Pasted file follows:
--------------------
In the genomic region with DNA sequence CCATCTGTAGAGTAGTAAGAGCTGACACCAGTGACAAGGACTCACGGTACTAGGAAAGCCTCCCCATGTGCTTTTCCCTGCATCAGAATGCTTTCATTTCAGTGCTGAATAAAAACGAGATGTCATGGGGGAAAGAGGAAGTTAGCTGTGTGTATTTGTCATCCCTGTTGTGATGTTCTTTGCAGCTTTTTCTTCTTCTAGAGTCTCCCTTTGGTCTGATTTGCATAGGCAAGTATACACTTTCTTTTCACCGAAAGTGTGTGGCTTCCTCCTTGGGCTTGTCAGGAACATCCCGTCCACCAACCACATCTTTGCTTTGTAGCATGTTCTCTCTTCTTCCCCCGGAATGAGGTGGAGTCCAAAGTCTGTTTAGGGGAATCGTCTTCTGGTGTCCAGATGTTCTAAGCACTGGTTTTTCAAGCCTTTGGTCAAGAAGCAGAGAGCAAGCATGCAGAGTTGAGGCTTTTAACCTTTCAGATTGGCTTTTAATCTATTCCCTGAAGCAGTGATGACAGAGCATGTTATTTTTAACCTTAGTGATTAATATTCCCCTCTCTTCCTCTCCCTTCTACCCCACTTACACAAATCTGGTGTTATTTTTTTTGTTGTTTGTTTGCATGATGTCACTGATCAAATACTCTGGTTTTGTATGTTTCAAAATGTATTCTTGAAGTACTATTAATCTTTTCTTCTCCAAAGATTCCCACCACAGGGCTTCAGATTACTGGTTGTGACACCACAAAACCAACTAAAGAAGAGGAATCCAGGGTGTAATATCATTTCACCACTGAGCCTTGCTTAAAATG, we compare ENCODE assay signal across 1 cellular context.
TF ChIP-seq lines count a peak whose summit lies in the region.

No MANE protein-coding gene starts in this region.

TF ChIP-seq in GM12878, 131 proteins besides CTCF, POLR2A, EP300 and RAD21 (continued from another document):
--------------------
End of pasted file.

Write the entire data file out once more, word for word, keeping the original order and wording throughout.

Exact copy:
In the genomic region with DNA sequence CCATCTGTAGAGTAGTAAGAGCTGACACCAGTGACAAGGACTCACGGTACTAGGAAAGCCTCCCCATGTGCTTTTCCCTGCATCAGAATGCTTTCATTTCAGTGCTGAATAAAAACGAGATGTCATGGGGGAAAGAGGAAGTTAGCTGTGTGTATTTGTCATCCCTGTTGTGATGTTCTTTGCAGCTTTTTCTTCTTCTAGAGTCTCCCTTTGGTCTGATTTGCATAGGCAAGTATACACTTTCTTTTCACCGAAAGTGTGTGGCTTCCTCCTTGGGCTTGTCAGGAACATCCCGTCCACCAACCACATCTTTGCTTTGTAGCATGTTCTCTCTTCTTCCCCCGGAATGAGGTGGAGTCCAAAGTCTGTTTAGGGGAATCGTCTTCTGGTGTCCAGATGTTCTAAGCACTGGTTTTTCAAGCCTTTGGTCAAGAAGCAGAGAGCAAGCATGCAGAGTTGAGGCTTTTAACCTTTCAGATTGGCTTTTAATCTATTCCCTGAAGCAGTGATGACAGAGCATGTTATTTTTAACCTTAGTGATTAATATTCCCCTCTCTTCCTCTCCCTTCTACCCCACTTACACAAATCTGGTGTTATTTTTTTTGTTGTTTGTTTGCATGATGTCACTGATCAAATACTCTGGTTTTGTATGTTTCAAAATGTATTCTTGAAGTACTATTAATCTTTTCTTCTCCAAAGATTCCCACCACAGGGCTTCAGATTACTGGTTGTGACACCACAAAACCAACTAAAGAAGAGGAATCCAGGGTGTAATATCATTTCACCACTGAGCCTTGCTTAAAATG, we compare ENCODE assay signal across 1 cellular context.
TF ChIP-seq lines count a peak whose summit lies in the region.

No MANE protein-coding gene starts in this region.

TF ChIP-seq in GM12878, 131 proteins besides CTCF, POLR2A, EP300 and RAD21 (continued from another document):